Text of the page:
The Ebola scare is yet another example of the lax attitude by the government toward any concern by the average American. Sure, there is little likelihood the Joe Citizen will contract the deadly virus, but we like our government to assure us we'll be OK, and they must - must - look competent and in charge. Competence doesn't mean telling American just what we what we want to hear either. It means making sure we know the truth of the thing and that Common Sense rules.
|Fear, fear and more fear - you little|
@@#$@! We'll get you, you virus!
The actions by the Centers for Disease Control (CDC) in dealing with the first victim of Ebola in the United States, and communicating the realities of the virus and our ability to fight it within our borders to us, did not meet the high level of competence we expect from public officials. After a string of government-related scandals and media hype over the past few years, it's become a tiring and distracting circumstance Numerous mistakes were made:
1) not sending expert personnel to Dallas immediately to ensure proper care of Mr. Duncan - however, the local authorities should have requested help and readily accepted the notion they were out of their depth. Both the hospital and the CDC should have considered moving the patient to one of the five regional CDC hospitals that have both the experienced personnel and technology to care for such a patient. Sending Mr. Duncan home after he had told ER personnel he was from Liberia borderlines on the reckless or even negligent;
2) assuming and blaming the first American to contract the disease within our borders, a nurse treating the now-deceased Thomas Duncan, for not following protocol before looking at the protocol itself. It is a knee-jerk bureaucratic response to blame the individual rather than admit a systemic or procedural problem;
3) not communicating those protocols (now in question themselves) to local hospitals in a forceful and meaningful way - a lengthy email is not enough - this may have more to do with budget constraints than competence. Remember those austerity cuts to the budget over the past few years? Budget decisions have real-life ramifications - the next time your member of Congress rails about cutting the budget to reduce the deficit ask them what items they plan to cut - and arbitrary across-the-board cutting is not a way to do it either;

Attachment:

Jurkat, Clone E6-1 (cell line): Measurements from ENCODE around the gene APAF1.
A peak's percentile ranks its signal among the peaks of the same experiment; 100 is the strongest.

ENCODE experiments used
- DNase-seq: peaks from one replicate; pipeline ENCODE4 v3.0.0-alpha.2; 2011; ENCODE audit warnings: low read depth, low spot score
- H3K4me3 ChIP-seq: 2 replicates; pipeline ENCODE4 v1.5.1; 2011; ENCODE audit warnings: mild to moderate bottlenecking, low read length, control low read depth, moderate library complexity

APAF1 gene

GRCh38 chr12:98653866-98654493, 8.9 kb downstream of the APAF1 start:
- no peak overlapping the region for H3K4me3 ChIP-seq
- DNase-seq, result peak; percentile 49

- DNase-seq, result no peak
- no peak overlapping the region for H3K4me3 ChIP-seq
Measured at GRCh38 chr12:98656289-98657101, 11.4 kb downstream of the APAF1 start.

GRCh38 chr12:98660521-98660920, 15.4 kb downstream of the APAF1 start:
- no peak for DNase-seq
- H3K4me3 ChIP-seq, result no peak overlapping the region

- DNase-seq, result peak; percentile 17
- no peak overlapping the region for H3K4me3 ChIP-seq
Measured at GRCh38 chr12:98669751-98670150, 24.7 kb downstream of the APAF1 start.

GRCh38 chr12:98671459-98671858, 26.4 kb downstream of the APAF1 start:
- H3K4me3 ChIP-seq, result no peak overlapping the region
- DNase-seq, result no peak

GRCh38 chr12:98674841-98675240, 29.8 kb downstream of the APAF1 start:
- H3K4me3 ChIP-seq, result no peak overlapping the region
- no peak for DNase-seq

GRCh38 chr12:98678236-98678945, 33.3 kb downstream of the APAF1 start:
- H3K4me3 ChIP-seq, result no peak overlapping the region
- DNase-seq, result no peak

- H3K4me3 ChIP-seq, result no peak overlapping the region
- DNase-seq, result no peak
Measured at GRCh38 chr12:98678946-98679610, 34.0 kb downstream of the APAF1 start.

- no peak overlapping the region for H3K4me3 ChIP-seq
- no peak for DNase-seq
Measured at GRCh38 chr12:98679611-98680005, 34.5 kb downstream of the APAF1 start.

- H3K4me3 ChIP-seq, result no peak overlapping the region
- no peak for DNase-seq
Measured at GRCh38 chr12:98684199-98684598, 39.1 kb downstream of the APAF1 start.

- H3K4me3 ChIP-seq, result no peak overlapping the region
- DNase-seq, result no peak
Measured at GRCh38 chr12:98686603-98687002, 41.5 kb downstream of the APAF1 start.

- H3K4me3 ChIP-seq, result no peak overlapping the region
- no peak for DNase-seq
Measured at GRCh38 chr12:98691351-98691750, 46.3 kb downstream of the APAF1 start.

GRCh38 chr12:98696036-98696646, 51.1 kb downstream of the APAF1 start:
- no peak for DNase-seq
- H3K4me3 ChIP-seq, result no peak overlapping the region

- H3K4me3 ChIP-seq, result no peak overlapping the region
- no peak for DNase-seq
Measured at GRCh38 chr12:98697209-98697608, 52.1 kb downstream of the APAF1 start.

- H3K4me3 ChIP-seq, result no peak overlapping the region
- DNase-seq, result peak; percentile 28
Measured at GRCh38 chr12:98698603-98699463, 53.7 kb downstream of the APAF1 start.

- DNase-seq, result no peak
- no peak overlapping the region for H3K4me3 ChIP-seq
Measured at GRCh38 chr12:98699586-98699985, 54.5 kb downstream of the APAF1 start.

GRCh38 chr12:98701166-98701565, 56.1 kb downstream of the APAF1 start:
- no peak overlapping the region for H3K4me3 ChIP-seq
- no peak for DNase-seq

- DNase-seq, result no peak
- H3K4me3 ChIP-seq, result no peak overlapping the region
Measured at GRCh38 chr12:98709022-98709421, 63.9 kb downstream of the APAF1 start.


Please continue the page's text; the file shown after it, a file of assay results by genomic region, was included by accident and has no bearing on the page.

|A dose of Common Sense =|
a pound of cure
4) telling the second nurse it was OK to travel - although the individual is partly to blame on this (we know our bodies and she of all people should have taken an extra dose of caution whether she knew the other nurse was sick or not); remember Mr. Duncan (God, rest his soul) didn't think he was sick either even though he was directly in contact with someone who was ill in Liberia.
Here at C2 we don't go for calling on department heads to quit every time their is a misstep. It was a first time experience to deal with a victim of the virus who, should have taken a dose of caution and stayed in Liberia until he was sure he wasn't sick, but individuals have different levels of both experience and education - that's why we employ experts to help all of us. We envision this kind of situation in an episode of a television dram, but nobody thinks it will actually happen until it does.
|Not fired, just moved to treating the flu -|
which will kill more people this year than
That's why C2 doesn't go for firing officials as a knee-jerk reaction. The way we evaluate these officials is how they respond to being wrong - do they acknowledge the wrong and work to be better, like CDC Director Tom Frieden did do, or act like former Secret Service Director Julia Pierson before members of Congress - confrontational, defensive and dismissive? This should be our base criteria before we get the torches and march to city hall.